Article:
The scenario p256px-Bernardelli-cristo and CanaaniteWomanresented to us in today’s gospel from Matthew revived for me that occasional scene from my childhood.  On its merit, this dramatic exchange poses a problem for people of faith who would see Jesus as the compassionate, generous shepherd of souls and healer of physical and emotional ailments, and as someone who challenged the norms of his day, especially those involving women and children.  The response [that] Jesus offers the Canaanite woman is, on the surface, a harsh, off-putting one.  Does John in his gospel not record that Jesus came to the defense of the woman who was to be stoned [for] her adulterous affairs with men in the village?   “Let him who is without sin among you be the first to throw a stone at her!” (John 8:7)

Is the Jesus who, on the surface at least, rejected the petition of the Canaanite women the same Jesus whom Matthew recorded as admonishing his followers to care for the stranger among them?  (Matthew 25: 31 – 41)  Did Matthew make an error?  Is this the same Jesus of Nazareth who cured the daughter of the Roman centurion, or gave sight to the man who had been blind since birth? Or the Jesus who had only recently fed thousands and had rescued Peter from sinking?  Why, one is tempted to ask, should this woman appear to grovel before The Teacher, whom she clearly recognized as someone of importance?  She came uninvited and cried out: “Have mercy on me, O Lord, Son of David.” (14:22) And her cause was a truly worthy one—not for herself, but for her daughter.Canaanite_woman_asks_Christ_to_cure_Wellcome_V0034860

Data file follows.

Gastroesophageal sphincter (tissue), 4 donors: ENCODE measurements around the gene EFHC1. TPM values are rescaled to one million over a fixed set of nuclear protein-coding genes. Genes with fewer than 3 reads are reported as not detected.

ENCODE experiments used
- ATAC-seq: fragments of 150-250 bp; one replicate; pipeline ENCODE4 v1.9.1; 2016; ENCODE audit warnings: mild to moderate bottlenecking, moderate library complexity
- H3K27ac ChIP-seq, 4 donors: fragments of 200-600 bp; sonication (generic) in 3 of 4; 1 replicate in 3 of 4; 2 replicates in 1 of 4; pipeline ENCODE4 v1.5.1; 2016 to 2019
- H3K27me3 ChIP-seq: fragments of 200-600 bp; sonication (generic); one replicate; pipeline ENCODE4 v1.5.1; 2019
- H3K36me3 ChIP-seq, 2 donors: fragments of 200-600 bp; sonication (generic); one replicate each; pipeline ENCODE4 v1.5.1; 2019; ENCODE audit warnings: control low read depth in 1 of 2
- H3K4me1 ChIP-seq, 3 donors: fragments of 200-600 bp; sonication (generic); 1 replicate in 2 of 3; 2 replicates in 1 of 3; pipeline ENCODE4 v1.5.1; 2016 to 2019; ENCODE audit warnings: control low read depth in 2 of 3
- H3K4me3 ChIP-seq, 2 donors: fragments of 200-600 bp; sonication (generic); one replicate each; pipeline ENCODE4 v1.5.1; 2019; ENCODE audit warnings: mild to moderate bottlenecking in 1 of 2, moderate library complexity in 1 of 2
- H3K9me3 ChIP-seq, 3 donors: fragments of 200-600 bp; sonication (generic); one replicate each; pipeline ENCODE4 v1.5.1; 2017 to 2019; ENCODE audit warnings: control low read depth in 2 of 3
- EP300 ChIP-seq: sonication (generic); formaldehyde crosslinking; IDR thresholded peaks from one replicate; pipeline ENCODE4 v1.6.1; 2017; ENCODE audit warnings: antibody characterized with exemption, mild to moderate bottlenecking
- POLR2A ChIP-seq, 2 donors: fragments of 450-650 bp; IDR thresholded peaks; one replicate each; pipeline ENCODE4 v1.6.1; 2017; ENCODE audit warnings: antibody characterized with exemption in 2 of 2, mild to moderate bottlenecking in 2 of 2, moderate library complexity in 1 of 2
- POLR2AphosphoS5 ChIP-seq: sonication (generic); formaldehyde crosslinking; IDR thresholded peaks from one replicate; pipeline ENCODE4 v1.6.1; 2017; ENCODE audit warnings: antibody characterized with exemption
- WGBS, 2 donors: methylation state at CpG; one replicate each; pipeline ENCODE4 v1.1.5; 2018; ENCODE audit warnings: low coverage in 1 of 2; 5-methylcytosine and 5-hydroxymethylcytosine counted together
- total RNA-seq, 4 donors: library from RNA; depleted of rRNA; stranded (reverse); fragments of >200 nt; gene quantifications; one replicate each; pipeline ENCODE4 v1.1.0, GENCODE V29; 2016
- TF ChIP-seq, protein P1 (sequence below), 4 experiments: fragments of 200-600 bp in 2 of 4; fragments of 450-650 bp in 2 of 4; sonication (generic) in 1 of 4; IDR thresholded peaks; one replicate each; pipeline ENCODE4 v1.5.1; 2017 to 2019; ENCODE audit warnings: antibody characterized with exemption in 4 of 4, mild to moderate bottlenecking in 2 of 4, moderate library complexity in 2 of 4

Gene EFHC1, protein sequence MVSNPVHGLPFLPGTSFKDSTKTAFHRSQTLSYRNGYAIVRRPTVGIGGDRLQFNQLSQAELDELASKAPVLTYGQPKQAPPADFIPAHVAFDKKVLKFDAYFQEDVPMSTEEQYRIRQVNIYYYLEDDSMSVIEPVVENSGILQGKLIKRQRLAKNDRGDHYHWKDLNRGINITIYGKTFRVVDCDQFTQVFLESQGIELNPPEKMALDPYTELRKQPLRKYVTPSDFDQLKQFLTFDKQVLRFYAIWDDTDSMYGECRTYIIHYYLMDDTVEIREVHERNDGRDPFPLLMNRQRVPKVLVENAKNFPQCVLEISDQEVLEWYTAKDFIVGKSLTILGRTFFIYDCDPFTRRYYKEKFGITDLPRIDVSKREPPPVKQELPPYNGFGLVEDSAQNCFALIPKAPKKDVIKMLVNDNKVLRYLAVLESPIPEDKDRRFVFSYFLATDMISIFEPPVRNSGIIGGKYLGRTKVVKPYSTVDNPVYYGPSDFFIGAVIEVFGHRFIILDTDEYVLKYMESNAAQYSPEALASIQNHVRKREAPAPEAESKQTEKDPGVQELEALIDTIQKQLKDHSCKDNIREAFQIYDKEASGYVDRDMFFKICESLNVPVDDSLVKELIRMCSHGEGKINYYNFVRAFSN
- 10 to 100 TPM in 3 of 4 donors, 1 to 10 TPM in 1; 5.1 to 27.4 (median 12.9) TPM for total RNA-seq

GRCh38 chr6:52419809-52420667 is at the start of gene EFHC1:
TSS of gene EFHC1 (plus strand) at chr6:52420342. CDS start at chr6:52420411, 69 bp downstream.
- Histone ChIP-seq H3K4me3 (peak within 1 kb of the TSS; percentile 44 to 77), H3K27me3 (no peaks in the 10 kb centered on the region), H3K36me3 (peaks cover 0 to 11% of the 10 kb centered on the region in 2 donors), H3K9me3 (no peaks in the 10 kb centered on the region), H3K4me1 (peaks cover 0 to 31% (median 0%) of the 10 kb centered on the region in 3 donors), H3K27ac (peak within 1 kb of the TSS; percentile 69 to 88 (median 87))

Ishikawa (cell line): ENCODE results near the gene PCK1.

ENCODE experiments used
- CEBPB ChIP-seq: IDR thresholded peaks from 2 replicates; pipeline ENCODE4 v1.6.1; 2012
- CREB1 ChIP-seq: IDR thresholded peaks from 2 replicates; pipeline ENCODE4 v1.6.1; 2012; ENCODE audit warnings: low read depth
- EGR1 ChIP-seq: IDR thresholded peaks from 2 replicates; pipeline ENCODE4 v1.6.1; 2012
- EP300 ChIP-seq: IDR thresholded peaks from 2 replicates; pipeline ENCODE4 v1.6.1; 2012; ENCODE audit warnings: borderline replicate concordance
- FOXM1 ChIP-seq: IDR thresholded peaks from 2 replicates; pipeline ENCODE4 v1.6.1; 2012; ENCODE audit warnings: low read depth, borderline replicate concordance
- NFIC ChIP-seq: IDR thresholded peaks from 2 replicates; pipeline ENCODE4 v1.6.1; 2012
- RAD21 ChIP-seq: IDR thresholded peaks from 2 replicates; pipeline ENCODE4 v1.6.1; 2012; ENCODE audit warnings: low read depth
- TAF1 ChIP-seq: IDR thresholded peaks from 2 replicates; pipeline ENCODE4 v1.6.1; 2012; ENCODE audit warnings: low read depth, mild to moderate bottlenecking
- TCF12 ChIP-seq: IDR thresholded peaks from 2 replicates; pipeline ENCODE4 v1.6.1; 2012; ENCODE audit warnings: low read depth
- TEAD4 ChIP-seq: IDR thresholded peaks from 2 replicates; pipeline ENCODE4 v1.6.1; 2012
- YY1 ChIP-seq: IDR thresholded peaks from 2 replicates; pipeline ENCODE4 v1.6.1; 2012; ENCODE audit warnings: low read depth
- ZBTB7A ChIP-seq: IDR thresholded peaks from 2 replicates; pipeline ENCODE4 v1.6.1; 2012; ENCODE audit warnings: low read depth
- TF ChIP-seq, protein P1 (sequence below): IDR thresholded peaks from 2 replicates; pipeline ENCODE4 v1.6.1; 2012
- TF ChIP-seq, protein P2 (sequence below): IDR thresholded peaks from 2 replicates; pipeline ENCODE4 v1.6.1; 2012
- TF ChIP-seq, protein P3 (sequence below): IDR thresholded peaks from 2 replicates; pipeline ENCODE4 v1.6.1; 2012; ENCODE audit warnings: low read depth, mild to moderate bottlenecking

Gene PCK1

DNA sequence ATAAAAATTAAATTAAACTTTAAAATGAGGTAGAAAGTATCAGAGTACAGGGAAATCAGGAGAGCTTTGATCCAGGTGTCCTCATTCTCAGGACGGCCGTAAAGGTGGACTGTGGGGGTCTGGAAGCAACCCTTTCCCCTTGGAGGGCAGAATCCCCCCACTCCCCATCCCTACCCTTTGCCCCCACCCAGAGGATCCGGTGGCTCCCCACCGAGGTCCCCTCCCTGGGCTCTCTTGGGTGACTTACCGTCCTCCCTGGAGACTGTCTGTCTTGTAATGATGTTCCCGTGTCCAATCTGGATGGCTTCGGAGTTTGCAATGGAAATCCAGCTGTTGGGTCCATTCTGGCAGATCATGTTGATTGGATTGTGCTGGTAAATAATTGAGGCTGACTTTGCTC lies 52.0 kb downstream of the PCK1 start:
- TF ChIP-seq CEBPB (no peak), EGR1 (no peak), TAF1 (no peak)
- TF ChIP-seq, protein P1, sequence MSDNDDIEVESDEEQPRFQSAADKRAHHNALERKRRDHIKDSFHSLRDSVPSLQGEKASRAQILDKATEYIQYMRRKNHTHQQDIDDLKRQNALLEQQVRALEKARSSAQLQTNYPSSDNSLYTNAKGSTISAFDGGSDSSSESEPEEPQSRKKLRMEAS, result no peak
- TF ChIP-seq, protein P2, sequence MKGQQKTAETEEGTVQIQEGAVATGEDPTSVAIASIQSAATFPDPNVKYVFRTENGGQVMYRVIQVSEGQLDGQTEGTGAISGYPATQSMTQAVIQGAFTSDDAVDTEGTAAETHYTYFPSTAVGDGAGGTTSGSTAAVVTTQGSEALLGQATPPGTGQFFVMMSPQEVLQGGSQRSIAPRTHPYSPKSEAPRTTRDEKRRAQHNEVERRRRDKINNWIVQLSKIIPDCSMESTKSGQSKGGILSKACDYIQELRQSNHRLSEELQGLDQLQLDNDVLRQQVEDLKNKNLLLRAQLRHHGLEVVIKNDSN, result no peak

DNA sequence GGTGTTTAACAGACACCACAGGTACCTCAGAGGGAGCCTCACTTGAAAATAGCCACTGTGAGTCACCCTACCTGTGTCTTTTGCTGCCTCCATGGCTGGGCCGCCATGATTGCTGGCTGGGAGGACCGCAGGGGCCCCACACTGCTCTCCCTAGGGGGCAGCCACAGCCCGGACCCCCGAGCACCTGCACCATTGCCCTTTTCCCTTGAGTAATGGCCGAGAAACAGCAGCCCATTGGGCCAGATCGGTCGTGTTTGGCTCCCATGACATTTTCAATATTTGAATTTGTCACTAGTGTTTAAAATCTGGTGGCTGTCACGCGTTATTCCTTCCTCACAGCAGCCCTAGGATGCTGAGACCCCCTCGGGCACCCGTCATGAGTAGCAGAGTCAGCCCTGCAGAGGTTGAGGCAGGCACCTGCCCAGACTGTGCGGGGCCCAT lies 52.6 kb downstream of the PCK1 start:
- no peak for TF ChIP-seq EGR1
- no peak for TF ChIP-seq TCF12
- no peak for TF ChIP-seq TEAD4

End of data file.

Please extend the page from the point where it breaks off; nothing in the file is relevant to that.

If I am honest, I confess that I, a man of the 20th and 21St centuries, cringe each time this little but highly significant dramatic exchange appears in our lectionary. The Canaanite woman appears to grovel and would debase herself: “She said, ‘Yes, Lord, but even the dogs eat the crumbs that fall from their master’s table.’” (15:27)   “Master?”  “Crumbs?”  Hierarchy and residue come immediately to mind.  It would be perhaps useful to take a slight detour into the socio-political history [of] the time that this encounter occurs.